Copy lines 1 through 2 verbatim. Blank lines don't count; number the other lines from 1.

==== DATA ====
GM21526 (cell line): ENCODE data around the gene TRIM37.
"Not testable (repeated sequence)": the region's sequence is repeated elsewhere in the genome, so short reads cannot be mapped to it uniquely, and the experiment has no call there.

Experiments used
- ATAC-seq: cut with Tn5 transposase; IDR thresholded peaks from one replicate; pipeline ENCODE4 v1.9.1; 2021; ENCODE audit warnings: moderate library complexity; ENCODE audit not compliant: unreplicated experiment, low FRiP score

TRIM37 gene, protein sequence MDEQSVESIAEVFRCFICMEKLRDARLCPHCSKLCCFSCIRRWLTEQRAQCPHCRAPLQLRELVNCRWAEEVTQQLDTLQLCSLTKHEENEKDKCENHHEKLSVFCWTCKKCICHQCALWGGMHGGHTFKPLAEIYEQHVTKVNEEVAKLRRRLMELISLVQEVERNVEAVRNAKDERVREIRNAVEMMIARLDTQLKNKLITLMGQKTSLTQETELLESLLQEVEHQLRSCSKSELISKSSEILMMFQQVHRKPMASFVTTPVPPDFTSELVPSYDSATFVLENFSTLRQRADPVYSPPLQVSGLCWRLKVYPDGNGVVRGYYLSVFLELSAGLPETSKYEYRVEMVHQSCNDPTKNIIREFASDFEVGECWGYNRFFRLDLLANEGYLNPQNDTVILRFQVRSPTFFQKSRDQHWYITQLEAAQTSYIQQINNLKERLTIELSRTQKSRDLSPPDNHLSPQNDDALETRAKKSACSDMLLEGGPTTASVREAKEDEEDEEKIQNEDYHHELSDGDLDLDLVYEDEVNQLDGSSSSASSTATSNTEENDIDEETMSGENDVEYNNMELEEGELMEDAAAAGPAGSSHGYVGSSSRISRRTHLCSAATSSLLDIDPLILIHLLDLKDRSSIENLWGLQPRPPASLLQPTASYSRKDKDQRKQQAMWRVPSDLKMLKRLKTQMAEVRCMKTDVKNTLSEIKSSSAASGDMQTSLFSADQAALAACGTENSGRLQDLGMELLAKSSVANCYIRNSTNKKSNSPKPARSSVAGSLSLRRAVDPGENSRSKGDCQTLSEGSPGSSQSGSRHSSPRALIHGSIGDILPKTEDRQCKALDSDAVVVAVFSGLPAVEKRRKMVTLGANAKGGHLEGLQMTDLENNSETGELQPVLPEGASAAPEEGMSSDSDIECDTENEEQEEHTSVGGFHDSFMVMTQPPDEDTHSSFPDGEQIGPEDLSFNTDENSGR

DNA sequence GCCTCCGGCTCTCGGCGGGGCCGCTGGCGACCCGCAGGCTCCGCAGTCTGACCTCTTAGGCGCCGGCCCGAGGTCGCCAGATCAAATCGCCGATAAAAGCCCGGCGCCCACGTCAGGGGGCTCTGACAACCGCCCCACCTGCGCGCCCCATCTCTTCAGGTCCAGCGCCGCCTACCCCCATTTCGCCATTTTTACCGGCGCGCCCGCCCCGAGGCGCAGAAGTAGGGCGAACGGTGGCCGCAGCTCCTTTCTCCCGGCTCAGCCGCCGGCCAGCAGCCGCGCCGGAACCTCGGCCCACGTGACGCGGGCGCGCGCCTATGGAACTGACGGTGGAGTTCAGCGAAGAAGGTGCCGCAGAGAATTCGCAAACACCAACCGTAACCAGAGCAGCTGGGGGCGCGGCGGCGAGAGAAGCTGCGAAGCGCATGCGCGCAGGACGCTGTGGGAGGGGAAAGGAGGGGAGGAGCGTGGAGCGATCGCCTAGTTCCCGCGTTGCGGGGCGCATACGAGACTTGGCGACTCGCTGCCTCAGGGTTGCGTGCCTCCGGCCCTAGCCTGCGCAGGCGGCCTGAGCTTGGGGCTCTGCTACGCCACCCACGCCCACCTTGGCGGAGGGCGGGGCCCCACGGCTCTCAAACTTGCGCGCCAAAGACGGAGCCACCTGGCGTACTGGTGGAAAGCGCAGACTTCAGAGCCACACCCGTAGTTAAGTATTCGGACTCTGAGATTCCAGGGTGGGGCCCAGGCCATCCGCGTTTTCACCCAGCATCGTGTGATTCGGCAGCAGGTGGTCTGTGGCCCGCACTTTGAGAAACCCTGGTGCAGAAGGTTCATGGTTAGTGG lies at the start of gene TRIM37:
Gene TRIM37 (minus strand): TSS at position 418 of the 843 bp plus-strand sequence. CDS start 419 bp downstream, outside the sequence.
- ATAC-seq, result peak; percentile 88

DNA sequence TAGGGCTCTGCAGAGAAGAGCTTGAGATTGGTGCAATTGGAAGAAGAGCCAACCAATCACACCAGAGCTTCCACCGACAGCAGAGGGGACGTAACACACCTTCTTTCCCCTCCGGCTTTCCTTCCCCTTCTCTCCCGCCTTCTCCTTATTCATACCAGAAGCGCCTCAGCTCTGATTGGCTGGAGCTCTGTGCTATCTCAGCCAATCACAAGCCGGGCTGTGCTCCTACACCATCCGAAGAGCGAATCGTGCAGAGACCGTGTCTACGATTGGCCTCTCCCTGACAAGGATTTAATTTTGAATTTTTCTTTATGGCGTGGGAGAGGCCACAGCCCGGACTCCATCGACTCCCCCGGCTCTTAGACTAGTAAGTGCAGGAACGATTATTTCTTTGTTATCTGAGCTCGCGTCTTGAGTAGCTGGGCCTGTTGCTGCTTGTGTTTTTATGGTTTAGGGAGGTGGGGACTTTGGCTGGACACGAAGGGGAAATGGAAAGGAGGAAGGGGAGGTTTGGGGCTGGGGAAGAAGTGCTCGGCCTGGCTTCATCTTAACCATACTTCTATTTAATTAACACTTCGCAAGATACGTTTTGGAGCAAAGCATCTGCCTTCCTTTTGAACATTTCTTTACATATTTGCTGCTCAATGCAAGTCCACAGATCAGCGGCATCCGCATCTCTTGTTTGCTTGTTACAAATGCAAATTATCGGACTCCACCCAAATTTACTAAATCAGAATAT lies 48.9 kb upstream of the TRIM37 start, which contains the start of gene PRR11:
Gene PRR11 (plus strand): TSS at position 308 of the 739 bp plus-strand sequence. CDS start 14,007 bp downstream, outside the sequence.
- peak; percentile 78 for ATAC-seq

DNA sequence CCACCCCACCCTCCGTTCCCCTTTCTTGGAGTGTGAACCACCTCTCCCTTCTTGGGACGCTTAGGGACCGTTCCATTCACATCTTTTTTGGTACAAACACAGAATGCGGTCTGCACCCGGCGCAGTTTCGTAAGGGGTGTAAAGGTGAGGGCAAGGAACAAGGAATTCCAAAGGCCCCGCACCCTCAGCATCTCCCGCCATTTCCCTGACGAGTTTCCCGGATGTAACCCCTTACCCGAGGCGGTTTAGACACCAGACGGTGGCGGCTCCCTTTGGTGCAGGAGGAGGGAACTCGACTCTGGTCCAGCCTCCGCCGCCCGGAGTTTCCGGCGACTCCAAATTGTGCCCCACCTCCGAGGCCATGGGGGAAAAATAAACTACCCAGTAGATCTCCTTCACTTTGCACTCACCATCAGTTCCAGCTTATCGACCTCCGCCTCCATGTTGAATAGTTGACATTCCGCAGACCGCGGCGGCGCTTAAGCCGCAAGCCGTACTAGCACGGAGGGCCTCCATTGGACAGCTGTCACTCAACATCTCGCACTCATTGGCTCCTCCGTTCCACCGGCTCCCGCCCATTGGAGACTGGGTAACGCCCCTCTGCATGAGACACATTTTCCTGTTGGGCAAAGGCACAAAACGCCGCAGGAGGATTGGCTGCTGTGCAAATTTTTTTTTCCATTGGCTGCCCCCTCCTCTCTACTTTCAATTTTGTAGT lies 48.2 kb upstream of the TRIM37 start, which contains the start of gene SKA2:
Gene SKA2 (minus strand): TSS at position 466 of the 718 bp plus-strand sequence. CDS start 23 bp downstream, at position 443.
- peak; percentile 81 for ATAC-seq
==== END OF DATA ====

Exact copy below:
GM21526 (cell line): ENCODE data around the gene TRIM37.
"Not testable (repeated sequence)": the region's sequence is repeated elsewhere in the genome, so short reads cannot be mapped to it uniquely, and the experiment has no call there.